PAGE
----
On Tue, Sep 28, 2004 at 12:08:31PM +0200, Thomas Petazzoni wrote:
> My physical memory mapping is a bit special : I have 384 MB of
> memory. The first 256MB are directly connected to the RM9000, while
> the last 128MB are connected to the Marvell controller. _Only_ the
> last 128MB are usable for DMA (especially for network traffic). For
> the moment, Linux only takes care of the first 256MB, but I can change
> it to take care of the complete physical memory space (384 MB).
> My problem is the allocation of skbuff. They are allocated using
> alloc_skb() in net/core/skbuff.c, and uses the "normal" kmalloc()
> allocator. kmalloc() will allocate memory somewhere in the physical
> memory space : even if a I allow Linux to allocate memory between
> 256MB and 384MB, I cannot be sure that it will use memory in this
> space to allocate skbuff. If skbuff are not allocated in this space,
> then I can't use DMA to transfer the buffers.
> As I understand the ZONE_DMA thing, it allows to tell Linux that a
> physical memory region located between 0 and some value (16 MB on PCs
> for old ISA cards compatibility) is the only area usable for DMA. How
> could I declare my 256MB-384MB physical memory reagion to be the only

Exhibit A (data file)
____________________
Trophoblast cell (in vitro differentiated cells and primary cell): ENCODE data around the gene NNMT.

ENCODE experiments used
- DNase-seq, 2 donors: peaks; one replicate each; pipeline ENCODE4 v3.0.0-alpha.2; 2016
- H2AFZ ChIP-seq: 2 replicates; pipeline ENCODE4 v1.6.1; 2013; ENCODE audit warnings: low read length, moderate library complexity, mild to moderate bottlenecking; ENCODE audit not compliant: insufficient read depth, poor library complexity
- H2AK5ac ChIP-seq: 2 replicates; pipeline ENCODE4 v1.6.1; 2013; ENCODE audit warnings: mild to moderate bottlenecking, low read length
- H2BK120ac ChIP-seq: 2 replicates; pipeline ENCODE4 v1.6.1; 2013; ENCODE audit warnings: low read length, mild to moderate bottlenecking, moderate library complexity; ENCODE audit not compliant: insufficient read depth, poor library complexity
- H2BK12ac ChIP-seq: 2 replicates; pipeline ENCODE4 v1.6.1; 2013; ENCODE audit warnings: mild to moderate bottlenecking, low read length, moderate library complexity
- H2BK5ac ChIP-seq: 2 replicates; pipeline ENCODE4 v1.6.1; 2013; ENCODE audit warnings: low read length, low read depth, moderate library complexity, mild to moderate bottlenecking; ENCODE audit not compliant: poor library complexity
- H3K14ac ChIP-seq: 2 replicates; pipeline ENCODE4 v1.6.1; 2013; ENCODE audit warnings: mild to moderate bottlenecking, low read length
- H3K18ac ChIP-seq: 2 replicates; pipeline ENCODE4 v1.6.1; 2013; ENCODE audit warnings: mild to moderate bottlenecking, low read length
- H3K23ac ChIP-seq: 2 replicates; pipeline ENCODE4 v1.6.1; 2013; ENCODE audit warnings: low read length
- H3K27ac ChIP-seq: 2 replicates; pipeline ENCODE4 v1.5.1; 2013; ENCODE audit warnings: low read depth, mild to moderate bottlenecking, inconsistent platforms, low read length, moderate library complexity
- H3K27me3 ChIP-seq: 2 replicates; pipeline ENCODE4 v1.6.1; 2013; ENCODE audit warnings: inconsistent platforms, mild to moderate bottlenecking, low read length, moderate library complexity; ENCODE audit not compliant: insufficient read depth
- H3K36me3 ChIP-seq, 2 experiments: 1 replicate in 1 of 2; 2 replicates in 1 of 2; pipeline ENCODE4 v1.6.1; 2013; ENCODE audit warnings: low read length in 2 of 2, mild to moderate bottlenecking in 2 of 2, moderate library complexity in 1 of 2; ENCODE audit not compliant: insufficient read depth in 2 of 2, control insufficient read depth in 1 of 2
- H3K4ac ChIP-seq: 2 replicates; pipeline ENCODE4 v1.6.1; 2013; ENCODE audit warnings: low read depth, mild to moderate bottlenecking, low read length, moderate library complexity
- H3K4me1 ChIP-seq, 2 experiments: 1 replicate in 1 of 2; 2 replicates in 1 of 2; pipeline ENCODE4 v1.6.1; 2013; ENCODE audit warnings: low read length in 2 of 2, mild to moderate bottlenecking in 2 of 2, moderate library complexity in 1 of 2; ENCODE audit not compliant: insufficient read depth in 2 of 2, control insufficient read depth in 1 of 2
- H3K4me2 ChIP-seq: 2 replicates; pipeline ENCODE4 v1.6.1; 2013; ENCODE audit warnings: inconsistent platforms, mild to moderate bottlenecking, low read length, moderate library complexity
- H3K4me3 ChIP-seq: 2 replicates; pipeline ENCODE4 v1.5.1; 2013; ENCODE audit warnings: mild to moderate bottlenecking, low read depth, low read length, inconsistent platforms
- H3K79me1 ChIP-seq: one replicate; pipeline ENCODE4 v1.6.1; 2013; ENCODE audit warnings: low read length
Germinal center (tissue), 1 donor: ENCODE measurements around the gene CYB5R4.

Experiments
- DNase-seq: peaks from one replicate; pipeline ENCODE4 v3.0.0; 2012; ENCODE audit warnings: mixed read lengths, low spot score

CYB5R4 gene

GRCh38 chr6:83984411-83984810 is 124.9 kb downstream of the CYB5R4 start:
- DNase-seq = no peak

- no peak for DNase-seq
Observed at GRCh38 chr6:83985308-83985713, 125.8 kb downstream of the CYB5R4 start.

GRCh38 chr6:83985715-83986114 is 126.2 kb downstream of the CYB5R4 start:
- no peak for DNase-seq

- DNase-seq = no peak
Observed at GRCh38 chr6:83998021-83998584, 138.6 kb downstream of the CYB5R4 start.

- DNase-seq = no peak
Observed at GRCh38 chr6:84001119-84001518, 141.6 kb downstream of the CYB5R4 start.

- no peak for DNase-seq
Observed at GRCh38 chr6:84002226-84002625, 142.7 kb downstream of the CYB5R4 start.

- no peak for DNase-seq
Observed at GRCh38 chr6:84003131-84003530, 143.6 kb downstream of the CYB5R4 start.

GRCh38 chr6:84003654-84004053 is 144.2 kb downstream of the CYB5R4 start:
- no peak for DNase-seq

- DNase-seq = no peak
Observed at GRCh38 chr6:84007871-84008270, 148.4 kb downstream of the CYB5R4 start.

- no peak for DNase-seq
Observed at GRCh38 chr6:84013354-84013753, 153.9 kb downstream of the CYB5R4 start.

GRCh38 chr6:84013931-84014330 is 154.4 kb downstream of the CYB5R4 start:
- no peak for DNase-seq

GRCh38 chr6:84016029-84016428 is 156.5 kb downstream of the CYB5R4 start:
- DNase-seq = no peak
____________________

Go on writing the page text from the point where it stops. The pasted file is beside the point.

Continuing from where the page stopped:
> area usable for DMA ? How can I tell the skbuff functions to allocate
> _only_ DMA-able memory ?
ZONE_DMA has a system specific meaning. On a PCI system ISA could always
be exist through a PCI-to-ISA bridge, so you can't just go and give it
a system specific meaning. It's also needed for PCI devices with a
less than 32-bit DMA limit; those exist in a rich variety.
> Moreover, can I make assumptions on the
> alignement of final data at the bottom of the network stack (my DMA
> controller doesn't like the 2 byte-aligned things).
Well, if you put packets on an aligned address you'll later take a bunch
of missalignment exceptions which are going to severly impact networking
> At the moment, I see only three solutions. The two first aren't not
> very satisfying, the third might be a solution, but not perfect
> neither (and not sure it would work).
Change the configuration of the board to put the MV memory at the bottom.
Leave ZONE_DMA what it used to be, < 16MB. Set the ZONE_NORMAL limit to
128MB. Anything above that is non-dmable will go into ZONE_HIGHMEM.
See also CONFIG_LIMITED_DMA in 2.6. It works, it has little compatibility
problems but it's a solution for platform that simply doesn't reflect the
Linux hw architecture very much ...